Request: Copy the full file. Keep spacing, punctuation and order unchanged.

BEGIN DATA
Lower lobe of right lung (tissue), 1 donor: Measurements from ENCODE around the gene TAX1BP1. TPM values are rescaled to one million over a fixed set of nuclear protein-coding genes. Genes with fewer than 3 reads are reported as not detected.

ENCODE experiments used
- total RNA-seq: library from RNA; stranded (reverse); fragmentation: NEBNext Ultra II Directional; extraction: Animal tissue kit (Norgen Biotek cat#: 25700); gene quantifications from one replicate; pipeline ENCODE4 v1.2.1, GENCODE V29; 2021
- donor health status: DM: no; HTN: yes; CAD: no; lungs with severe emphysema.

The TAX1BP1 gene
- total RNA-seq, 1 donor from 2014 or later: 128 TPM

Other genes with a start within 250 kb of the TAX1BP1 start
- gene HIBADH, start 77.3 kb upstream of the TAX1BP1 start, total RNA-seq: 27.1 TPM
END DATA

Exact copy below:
Lower lobe of right lung (tissue), 1 donor: Measurements from ENCODE around the gene TAX1BP1. TPM values are rescaled to one million over a fixed set of nuclear protein-coding genes. Genes with fewer than 3 reads are reported as not detected.

ENCODE experiments used
- total RNA-seq: library from RNA; stranded (reverse); fragmentation: NEBNext Ultra II Directional; extraction: Animal tissue kit (Norgen Biotek cat#: 25700); gene quantifications from one replicate; pipeline ENCODE4 v1.2.1, GENCODE V29; 2021
- donor health status: DM: no; HTN: yes; CAD: no; lungs with severe emphysema.

The TAX1BP1 gene
- total RNA-seq, 1 donor from 2014 or later: 128 TPM

Other genes with a start within 250 kb of the TAX1BP1 start
- gene HIBADH, start 77.3 kb upstream of the TAX1BP1 start, total RNA-seq: 27.1 TPM